For several years we have been observing the effects of growing our collection of rhododendrons in a wide variety of shapes and sizes of pots. These I made using forms made by stacking one polyethylene trash barrel inside another, with sand and cement as the usual casting mix. I have made a few pots, substituting coarse sawdust or perlite for part of the sand. In all cases, there are advantages in some of the mix variations from the viewpoint of lightness, easy draining of the pot, and textural effects. The choice of the molds determines the final shape and design. One advantage is that the cement can be added to or repaired by applying wet cement mix to any surface to which it will adhere.

The following is how to make a pot with a bushel capacity for about a dollar. Use one volume of cement to three volumes of sand. Stir them thoroughly together, then add enough water to give a semi-fluid pourable mix. (Coarse sawdust or perlite can substitute for up to one-half the volume of sand.) Use a trowel, shovel or hoe to make the mixture even in consistency.

The molds are polyethylene trash barrels. If a matched pair is used, then enough sand or loam should be put in the bottom of the first one to give about one inch of clearance between the sides of the two when the second one is placed inside. Tamp the sand or loam level, then make three or four one- to two-inch impressions close to the outer edge, which will be feet. A small cupcake sized patty of sand two inches high on the center of the tamped area forms what will be a drain hole. Now pour in enough wet cement mix to fill the foot holes, and to give about one inch of mix over the bottom. Next, place the second barrel onto the wet cement, fill it with about six inches of sand or loam to give it weight, and then start pouring the cement-sand-water mix into the one-inch space between the containers. Fill slowly, working a-round and around, constantly centering. To prevent the inner container from floating or collapsing, keep the sand or loam level in it several inches higher than the level of the cement slurry and tamp it down firmly. Settle the cement mix as you go along by tamping lightly or by gently thumping the side of the outer barrel. It should come close to the top of the outer barrel, making a finished pot 12-15" deep. It takes three days for the cement to harden, during which time the top edge should be watered frequently and well.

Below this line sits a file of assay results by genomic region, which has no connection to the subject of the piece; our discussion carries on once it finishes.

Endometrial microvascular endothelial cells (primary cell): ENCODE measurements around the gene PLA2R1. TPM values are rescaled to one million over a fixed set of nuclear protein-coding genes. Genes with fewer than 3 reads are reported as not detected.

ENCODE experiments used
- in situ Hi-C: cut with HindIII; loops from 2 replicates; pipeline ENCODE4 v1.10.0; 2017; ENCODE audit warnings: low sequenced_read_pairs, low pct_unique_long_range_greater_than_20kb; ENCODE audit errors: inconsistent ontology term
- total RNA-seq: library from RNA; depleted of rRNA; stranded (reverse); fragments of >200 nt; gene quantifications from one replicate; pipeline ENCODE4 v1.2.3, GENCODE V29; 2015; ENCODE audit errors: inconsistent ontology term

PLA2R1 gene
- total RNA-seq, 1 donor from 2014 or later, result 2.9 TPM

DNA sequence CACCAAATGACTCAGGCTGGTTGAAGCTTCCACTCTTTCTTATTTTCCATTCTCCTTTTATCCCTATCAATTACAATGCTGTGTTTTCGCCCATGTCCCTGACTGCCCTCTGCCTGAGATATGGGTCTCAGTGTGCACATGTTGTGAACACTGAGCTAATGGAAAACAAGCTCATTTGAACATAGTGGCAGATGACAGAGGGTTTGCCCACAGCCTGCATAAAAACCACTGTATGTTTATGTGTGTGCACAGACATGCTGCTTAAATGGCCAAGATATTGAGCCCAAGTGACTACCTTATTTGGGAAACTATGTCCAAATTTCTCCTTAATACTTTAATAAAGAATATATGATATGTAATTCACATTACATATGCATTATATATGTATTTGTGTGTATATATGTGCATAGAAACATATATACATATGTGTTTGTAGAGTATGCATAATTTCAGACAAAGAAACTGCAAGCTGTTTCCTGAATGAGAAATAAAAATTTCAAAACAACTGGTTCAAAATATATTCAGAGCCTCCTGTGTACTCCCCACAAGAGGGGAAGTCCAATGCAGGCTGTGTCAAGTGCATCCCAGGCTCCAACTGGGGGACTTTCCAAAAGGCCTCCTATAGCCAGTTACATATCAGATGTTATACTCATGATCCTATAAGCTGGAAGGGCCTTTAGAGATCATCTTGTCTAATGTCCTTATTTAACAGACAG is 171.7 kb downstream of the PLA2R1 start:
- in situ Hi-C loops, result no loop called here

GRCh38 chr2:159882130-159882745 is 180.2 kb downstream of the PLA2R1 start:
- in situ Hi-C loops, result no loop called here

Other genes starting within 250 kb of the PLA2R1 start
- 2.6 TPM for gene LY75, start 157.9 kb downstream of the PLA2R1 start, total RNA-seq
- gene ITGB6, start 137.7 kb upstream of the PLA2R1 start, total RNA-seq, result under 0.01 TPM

The pot is removed in stages. If possible, empty the loose fill by turning over; otherwise, scoop it out. Gradually push the inner container away from the cement, collapsing this container inward and downward. When it has been completely loosened, remove it. Tip the barrel with the pot inside onto its side and roll it for 8-10', rocking it to loosen the container from the cement pot. Stand the container upside down on its rim and tap the bottom. The weight of the cement pot usually causes it to drop. If it doesn't, roll it again. (With repeated use, the sand abrades the plastic barrels so that the cement pots do not slide out as easily. To remedy this, coat the barrels with spent motor oil or grease). With the pot upright, make a rounded edge using sand-cement mix and smooth it off with the hand or a curved piece of cardboard or plastic jug.